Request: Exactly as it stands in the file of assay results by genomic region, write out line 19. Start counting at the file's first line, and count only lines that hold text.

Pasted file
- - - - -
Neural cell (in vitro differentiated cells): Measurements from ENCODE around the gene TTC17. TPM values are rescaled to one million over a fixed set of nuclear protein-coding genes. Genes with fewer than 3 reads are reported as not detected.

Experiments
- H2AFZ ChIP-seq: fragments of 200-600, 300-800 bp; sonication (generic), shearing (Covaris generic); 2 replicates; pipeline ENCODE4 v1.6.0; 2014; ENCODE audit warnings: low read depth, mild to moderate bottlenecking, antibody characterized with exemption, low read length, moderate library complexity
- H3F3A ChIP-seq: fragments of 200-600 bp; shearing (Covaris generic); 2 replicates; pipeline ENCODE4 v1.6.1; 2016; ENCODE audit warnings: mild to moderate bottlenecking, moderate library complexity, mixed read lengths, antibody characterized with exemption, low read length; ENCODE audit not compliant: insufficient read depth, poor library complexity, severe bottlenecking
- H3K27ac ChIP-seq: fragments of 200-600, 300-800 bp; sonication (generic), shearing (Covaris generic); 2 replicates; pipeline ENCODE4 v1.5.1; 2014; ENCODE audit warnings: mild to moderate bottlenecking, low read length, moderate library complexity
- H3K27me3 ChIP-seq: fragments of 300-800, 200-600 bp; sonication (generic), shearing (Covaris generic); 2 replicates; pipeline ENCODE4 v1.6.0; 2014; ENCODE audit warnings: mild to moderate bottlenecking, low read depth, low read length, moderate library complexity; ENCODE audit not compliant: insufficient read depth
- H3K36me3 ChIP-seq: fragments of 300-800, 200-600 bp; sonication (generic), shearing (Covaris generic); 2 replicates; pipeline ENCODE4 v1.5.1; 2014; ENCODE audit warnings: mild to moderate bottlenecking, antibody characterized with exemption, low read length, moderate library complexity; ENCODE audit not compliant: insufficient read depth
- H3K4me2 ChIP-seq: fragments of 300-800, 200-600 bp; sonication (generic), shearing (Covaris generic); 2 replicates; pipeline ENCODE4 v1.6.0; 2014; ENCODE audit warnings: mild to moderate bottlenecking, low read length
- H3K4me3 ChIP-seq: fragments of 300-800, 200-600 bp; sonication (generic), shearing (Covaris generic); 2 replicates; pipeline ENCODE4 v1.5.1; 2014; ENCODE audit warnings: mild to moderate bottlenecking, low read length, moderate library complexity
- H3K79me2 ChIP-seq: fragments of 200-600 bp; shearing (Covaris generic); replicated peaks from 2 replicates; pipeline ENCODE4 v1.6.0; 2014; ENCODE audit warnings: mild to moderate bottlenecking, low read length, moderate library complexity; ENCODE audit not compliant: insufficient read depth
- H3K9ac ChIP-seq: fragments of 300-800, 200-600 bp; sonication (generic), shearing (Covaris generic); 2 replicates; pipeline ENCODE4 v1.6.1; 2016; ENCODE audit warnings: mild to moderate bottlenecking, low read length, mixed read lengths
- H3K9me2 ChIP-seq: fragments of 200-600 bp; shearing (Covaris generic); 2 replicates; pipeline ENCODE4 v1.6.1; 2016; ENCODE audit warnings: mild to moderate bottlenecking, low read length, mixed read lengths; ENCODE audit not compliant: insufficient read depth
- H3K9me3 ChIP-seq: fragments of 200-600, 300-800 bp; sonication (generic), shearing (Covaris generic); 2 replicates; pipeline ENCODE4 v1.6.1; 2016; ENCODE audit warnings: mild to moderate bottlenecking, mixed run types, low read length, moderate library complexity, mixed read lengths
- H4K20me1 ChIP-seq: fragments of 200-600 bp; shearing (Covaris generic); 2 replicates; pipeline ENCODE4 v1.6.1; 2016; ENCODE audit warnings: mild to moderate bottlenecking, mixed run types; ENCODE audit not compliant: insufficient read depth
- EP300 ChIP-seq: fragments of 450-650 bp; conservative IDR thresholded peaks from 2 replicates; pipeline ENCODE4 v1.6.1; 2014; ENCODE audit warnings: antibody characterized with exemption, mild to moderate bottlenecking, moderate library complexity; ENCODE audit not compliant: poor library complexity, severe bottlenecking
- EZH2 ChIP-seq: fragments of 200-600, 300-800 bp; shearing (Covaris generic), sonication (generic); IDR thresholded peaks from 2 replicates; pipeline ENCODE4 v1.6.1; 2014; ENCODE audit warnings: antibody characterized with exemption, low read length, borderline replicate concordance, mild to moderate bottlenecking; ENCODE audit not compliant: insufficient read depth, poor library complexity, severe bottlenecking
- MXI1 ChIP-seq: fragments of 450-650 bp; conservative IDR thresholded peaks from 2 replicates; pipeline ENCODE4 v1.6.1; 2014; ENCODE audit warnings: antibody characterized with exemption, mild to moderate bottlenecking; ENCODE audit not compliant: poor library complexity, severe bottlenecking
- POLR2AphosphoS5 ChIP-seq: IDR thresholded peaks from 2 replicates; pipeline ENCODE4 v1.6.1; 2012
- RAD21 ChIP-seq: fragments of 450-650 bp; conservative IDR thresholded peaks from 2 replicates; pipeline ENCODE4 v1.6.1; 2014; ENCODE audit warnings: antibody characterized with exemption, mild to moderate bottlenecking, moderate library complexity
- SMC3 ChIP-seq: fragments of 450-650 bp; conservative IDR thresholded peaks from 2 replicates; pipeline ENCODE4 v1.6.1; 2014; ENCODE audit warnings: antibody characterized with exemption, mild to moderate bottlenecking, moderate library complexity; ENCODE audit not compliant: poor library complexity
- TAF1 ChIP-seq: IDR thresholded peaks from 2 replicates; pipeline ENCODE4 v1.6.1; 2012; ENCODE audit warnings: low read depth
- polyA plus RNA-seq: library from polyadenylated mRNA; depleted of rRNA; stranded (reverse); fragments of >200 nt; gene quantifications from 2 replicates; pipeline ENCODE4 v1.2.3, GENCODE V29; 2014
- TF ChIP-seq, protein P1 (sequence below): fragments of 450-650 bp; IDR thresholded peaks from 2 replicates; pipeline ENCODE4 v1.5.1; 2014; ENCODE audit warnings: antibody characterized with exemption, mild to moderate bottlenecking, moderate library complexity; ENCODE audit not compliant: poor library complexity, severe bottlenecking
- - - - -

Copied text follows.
- RAD21 ChIP-seq: fragments of 450-650 bp; conservative IDR thresholded peaks from 2 replicates; pipeline ENCODE4 v1.6.1; 2014; ENCODE audit warnings: antibody characterized with exemption, mild to moderate bottlenecking, moderate library complexity